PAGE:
Triathlon is not a spectator sport. It’s a sport about breaking personal boundaries.
Comprised of three legs – swimming, bicycling and running – triathlon is a single sport that had nearly 1.9-million American participants in 2009, according to the Sporting Goods Manufacturers Association. The goal of completing a triathlon may seem daunting, however it has been accomplished by millions of everyday folks from wide-eyed teenagers to active retirees.
Arthur Gilbert, 90, began jogging in his 50s and completed his first triathlon at age 68. He has finished more than 40 triathlons and is preparing for another race this spring. He swims nearly daily, works out in the gym three times per week and goes for Sunday bike rides.
“Being disciplined and going out and doing it even when you don’t feel like it is key to success,” he told the London Daily Mail.
Matt Hoover won the Biggest Loser television show competition in 2005 after shedding 157 of his 350 pounds. Then, in 2009, he completed the Ford Ironman World Championship, the sport’s showcase event held every fall in Kona, Hawaii.
“Don’t blame luck. Don’t blame others. Quit once and it’s easier to quit again,” he says.
This year’s Ruidoso Sprint Triathlon will be held on June 9 and you can do it. You can transform from couch potato to triathlete in five months. All it takes is planning and preparation, and between now and the triathlon the Ruidoso Free Press offers this regular series to help you reach the finish line. Also, if you start training now, you will have time to deal with the training interruptions and setbacks that are part of the deal.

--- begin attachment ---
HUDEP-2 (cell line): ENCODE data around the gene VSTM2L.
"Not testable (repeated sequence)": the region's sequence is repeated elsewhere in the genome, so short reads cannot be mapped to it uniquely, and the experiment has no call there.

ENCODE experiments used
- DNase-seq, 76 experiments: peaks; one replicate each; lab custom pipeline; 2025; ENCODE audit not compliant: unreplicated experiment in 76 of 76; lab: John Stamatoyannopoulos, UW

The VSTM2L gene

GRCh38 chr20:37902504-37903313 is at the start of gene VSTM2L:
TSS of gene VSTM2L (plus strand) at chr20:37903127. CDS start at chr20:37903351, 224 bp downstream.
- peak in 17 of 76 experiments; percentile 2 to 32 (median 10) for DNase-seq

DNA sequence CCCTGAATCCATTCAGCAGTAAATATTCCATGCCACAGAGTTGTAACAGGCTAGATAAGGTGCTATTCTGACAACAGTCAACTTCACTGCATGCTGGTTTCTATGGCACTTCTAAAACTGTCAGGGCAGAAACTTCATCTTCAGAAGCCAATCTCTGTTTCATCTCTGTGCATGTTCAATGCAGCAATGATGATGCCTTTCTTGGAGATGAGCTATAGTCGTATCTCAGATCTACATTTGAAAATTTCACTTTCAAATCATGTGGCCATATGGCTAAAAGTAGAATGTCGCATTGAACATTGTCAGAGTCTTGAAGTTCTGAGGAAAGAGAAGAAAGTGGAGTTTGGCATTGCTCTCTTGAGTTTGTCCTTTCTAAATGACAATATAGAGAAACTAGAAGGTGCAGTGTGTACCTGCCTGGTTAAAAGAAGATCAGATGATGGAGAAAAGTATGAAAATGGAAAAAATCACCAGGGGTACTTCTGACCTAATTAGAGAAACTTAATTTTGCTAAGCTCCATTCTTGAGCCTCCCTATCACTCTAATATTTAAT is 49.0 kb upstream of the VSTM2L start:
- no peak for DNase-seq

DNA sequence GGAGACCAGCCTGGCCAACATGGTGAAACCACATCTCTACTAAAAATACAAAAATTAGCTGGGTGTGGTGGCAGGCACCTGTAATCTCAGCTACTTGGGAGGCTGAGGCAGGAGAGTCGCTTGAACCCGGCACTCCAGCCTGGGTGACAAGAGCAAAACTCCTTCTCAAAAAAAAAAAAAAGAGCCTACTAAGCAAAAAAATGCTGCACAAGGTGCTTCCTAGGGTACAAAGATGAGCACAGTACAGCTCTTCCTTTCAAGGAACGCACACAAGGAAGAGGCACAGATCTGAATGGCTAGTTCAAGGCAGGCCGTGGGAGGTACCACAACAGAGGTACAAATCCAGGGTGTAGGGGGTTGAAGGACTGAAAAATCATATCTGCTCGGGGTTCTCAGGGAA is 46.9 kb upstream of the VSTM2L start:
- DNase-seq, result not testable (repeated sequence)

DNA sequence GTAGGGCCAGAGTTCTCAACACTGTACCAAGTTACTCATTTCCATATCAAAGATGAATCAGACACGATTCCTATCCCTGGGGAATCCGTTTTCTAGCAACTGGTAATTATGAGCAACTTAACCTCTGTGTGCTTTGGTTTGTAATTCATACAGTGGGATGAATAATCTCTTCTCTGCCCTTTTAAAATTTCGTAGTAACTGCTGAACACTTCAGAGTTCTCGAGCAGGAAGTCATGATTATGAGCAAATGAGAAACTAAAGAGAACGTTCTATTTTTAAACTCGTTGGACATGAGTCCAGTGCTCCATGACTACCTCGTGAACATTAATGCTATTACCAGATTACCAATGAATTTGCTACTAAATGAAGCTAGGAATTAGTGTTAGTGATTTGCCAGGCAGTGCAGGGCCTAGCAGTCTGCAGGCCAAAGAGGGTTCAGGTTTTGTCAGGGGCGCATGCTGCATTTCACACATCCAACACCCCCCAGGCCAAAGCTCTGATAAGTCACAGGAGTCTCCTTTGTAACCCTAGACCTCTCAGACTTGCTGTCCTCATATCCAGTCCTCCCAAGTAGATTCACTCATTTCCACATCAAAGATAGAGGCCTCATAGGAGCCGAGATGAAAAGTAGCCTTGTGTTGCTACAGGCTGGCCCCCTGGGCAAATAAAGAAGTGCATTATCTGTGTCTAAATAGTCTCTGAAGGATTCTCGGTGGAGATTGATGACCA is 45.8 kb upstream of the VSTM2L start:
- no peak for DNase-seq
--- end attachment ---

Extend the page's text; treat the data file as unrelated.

What is a sprint triathlon?
It is a triathlon with distances shorter than an Olympic-distance triathlon.
So, what’s an Olympic-distance triathlon?
It is routinely a 1,500-meter swim, a 40-kilometer (about 25 miles) bike ride and a 10-kilometer (6.2 miles) run.
There are triathlon distances longer than the Olympic distance – primarily the Ironman distance and the half-Ironman (also called 70.3) distance. The full Ironman is comprised of a 2.4-mile open water swim, a 112-mile bike ride and a marathon (26.2-mile) run. The half-Ironman is half of each of those distances.
The Ruidoso Sprint Triathlon is a 3.5-mile run, 10-mile bike and then a 400-yard swim in the Ruidoso Athletic Club pool. It is an excellent event for rookie triathletes. Don’t be intimidated; you can walk, comfortably pedal around Ruidoso and take a relaxing swim.
Triathlon is about you achieving your goals. USA Triathlon, with more than 135,000 annual members, reports that 95 percent of triathletes surveyed participate for the personal challenge. Obviously, there are a lot of people out there from many backgrounds up for the challenge.
Are you ready? If so, let’s start because the will to win is nothing without the will to prepare.
This week, see your doctor because it is always advisable to consult your doctor before beginning a training program. If your doctor says you’re good to go, head out for a few walks (jog if you can), inhale our fresh mountain air and mentally get ready for your personal transformation.
You may wish to look into buying quality running shoes because your feet are an important part of this endeavor.
Hope is not a plan and a dream is not a goal. We will work together to plan and achieve your triathlon-completion goal over the next five months.
Always contact your doctor before beginning physical training and it is advisable to have a personal coach.
Sarah Crewe is a USAT (USA Triathlon) Level 1 coach who coaches triathletes and is a certified RPM, yoga and American Swim Coach Association Level 2 coach. She is lead faculty for health and physical education at ENMU. To contact Sarah Crewe for training or learn more about the Ruidoso Sprint Triathlon, call the Ruidoso Athletic Club at 575-257-4900.
If you have any training questions for Sarah Crewe, email them to email@example.com. Selected questions will be answered in conjunction with this weekly column.